I am taking another shot at this, hoping two more people

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I am taking another shot at this, hoping two more people

Post  Pat on Thu Jan 28, 2016 8:40 pm

will read this version (edit copy 101!)   Show, don't tell:  I know, I know.  : )  I forget, I forget.

Considering Change

"What's happening here?" she ask men
conferring behind her office building.

The one in a black tie weighs a dark reply.
Her feet suddenly sense shifting ground.

Turns out the men can cut down
the bountiful shade trees.

Slowly, she walks back to the door
leading to a room where she

counsels sufferers to let go of weights,
remove veils, put out flaming pain.

There, she too sighs,
then a long breath follows

as her heart unknots while saying
goodbye to cottonwoods.

Pat

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I like this too

Post  tsukany on Fri Jan 29, 2016 4:58 am

Pat

I like this version.  I am still not quite satisfied as I leave the poem.  It seems that the last two stanzas still "tell."  

I think you could return to the metaphor you've set up beautifully.  How is the persona's "heart" like the cottonwoods?  Lead the reader to that discovery.
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tsukany

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Yes! I see. . . .

Post  Pat on Fri Jan 29, 2016 7:42 am

She is steadfast and bountiful too. . . . hmmmm.   That's telling, of course.  I'll need different words, but I think I hear the idea.  Thank you for this.

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Cutting reply

Post  Dennis 20 on Fri Jan 29, 2016 8:36 am

Pat,  I like the picture you are establishing. Can you make it more where the person has to take some of their own medicine.  I think that is hinted at heavily toward the end.  I don't like the "turns out..." lines. It is too telling. Something more like "His reply cut to the quick" or some picture where you use the hewing, sawing, chopping, words that would hint at what is going to happen.  The last line could incorporate the thought or picture or even words of "fallen cottonwoods."  A good poem that show a picture of grief that hits the person who helps people deal with it.  A taste of their own medicine.  The irony of that is a great picture.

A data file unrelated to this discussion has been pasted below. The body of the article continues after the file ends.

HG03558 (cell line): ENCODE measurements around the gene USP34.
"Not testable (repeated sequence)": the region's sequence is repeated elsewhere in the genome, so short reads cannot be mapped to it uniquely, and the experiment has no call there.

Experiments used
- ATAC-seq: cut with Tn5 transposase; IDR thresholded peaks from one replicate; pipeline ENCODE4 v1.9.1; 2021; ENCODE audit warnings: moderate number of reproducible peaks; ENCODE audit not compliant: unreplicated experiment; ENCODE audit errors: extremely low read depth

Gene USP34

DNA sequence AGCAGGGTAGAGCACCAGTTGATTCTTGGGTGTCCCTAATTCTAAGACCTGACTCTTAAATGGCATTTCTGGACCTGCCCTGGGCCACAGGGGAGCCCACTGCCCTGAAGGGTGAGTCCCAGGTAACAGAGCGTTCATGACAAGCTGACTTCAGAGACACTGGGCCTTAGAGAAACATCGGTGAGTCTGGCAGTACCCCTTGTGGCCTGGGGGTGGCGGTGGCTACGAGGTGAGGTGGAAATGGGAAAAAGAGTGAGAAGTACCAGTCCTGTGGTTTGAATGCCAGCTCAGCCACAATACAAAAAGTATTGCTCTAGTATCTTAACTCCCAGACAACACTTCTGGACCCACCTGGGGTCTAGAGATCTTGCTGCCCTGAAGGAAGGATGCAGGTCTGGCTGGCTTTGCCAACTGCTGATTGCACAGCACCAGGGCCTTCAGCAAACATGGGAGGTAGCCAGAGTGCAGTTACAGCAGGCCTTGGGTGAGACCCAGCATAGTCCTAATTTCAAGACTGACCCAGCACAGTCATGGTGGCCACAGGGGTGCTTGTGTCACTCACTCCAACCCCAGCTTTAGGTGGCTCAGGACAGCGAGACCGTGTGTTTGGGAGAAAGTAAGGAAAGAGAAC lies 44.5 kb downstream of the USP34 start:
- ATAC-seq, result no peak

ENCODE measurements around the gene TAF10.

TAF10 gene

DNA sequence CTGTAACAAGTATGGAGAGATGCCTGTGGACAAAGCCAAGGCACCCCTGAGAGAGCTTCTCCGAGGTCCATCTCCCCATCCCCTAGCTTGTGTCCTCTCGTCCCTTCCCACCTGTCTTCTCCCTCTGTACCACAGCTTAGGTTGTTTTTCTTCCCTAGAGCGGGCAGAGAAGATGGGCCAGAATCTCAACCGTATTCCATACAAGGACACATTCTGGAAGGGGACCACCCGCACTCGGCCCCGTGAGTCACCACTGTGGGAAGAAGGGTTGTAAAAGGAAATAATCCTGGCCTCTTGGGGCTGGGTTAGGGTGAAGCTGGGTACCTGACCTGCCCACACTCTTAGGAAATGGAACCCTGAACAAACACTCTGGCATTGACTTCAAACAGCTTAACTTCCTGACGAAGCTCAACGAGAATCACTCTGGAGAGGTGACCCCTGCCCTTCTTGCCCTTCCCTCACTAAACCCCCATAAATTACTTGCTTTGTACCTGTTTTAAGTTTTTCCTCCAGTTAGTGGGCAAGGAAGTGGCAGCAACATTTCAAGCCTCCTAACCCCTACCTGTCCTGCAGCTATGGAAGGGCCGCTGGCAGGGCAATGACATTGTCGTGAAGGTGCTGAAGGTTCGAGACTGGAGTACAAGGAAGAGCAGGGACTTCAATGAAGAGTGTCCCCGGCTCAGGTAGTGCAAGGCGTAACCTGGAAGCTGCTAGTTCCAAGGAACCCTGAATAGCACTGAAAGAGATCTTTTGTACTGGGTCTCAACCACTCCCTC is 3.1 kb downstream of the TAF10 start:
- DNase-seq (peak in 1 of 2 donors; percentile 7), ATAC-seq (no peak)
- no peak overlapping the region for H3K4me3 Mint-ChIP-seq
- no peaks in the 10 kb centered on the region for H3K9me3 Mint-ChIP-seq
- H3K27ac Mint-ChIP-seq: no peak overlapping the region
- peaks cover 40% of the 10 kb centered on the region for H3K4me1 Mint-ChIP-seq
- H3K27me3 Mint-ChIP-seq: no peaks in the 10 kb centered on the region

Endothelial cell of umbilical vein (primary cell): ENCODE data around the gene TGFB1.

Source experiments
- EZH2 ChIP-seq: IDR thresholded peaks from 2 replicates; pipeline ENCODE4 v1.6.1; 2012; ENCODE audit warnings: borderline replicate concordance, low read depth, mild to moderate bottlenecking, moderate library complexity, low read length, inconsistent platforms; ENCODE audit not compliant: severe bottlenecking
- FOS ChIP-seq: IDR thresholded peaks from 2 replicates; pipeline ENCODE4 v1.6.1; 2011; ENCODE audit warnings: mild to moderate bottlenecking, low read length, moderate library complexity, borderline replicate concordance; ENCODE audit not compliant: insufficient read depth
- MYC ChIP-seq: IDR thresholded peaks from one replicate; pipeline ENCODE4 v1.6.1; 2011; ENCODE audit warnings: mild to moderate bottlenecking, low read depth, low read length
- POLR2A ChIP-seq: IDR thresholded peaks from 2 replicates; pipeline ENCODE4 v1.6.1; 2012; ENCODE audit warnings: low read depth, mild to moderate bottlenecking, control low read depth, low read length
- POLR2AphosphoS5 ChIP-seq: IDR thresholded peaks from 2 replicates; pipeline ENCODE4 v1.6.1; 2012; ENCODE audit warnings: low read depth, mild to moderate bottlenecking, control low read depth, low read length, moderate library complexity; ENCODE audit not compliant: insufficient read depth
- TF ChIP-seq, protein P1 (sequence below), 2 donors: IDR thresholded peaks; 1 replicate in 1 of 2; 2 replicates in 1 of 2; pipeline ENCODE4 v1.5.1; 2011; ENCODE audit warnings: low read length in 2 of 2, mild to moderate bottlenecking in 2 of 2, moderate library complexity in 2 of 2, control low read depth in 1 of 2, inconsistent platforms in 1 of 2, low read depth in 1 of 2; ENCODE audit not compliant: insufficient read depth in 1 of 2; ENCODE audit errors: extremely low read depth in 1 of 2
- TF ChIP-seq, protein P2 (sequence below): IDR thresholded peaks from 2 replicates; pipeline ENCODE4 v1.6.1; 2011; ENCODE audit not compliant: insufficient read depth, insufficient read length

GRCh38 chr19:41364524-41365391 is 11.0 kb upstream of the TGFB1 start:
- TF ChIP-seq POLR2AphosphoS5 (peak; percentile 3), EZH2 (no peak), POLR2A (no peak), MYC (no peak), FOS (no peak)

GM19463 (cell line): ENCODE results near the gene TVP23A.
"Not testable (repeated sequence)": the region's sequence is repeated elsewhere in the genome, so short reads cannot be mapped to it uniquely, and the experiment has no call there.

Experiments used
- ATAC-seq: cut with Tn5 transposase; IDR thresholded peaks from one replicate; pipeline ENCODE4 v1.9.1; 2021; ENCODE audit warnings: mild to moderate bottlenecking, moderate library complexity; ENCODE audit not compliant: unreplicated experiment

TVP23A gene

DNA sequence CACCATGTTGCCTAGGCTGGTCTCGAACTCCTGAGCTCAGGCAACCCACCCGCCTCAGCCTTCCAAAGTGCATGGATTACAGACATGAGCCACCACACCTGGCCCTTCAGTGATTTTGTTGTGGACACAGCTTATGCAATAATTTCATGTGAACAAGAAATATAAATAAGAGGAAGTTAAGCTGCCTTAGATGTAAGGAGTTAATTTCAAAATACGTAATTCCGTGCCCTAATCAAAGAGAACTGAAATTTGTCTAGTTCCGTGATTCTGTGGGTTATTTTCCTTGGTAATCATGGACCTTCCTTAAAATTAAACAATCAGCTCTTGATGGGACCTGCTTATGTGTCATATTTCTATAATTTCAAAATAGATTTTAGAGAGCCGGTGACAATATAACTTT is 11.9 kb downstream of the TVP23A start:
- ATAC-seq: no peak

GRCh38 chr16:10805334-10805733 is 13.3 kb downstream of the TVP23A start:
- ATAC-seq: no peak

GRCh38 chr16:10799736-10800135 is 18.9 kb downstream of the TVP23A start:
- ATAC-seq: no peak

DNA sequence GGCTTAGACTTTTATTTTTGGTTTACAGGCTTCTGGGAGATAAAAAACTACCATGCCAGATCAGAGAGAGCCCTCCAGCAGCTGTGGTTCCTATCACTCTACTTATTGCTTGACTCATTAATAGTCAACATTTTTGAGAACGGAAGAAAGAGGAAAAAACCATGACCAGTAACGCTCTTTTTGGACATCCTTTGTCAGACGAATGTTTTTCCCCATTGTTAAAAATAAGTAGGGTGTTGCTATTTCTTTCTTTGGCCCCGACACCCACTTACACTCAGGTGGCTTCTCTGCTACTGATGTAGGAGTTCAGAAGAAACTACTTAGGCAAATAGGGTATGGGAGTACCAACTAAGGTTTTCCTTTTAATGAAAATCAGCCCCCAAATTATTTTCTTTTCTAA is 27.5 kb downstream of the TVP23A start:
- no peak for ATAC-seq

Dennis 20
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CONSIDERING CHANGE

Post  Dewell H. Byrd on Fri Jan 29, 2016 1:02 pm

Pat,  Definitely improvement, gets better each read... I Enjoy Tribute Poems!  Write a few myself,
other person is usually thrilled.
I think Dennis wrapped up every detail needed to polish this piece.  I especially like the cutting, shock-of-falling ideas.  The cutting of urban trees is a common problem out here and "tree huggers", maligned, serve a real purpose in spite of their methods: "Bundy-Burns"...

Good work.  Dewell

Dewell H. Byrd

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You guys are amazing.

Post  Pat on Fri Jan 29, 2016 3:47 pm

You are giving me exactly what I need.  Thank you.  You didn't know this, of course, but Judy is on a C-Pap machine for breathing and she uses crutches to get around (horse accident long ago crushed ribs and ankle issue.)  Also, very smart and wise.  But You are so on target.  I had no idea where this poem was going.  Just knew I needed your confronting me, guiding me, stopping me.  Thank you. I may not be through, but it's a heap better than it was!   (Grandkids are coming and I am limited while they are here, so I've been after it.)

Considering Change

(For Judy)

"What's happening here?" she asks men
conferring behind her office building.
The one in a black tie weighs a dark reply.

Her feet suddenly sense shifting ground.
Cut to the bone, she turns, understanding
they can chop down all the cottonwoods.

Slowly, she walks back to the door,
leading to a room where she counsels
sufferers to let go of weights,

remove veils, put out flaming pain.
There her grief turns into sighs.
Soon, the saws, the fall, brokenness.

Heaviness in her bones.
Out the window, she gazes on trees,
leaves looking down.

Departures.  Utterly alone.
Hard winter coming.
Goodbyes to be said.

Pat

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Re: I am taking another shot at this, hoping two more people

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